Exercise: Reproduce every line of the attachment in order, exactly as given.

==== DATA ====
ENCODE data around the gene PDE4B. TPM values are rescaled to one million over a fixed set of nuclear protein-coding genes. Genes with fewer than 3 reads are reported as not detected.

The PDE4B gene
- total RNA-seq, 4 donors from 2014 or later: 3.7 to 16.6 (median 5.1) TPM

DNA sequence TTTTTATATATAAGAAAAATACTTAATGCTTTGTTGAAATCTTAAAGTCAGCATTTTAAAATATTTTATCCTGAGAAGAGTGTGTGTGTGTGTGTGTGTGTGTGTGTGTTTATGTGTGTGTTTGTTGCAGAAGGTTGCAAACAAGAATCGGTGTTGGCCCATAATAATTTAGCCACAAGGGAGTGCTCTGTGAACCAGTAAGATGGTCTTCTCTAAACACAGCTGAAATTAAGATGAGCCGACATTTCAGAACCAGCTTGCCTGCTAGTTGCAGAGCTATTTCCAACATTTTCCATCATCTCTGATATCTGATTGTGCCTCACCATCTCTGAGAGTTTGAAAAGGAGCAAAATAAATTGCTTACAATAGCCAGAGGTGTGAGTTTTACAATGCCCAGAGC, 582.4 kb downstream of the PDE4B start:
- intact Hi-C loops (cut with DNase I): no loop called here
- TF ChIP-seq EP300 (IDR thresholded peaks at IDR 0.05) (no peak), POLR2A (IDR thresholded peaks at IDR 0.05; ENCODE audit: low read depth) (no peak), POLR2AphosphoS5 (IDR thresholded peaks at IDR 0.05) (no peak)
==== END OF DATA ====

ENCODE data around the gene PDE4B. TPM values are rescaled to one million over a fixed set of nuclear protein-coding genes. Genes with fewer than 3 reads are reported as not detected.

The PDE4B gene
- total RNA-seq, 4 donors from 2014 or later: 3.7 to 16.6 (median 5.1) TPM

DNA sequence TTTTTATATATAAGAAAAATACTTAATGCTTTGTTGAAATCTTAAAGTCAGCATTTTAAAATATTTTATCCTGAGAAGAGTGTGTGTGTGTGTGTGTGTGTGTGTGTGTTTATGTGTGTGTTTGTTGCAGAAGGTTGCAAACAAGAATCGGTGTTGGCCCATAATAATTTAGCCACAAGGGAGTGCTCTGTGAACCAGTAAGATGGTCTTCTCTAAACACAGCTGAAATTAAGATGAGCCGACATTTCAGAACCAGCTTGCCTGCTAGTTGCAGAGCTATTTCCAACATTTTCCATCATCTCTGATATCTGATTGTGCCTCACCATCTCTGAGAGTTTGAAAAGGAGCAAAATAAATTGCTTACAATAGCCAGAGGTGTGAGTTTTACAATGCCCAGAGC, 582.4 kb downstream of the PDE4B start:
- intact Hi-C loops (cut with DNase I): no loop called here
- TF ChIP-seq EP300 (IDR thresholded peaks at IDR 0.05) (no peak), POLR2A (IDR thresholded peaks at IDR 0.05; ENCODE audit: low read depth) (no peak), POLR2AphosphoS5 (IDR thresholded peaks at IDR 0.05) (no peak)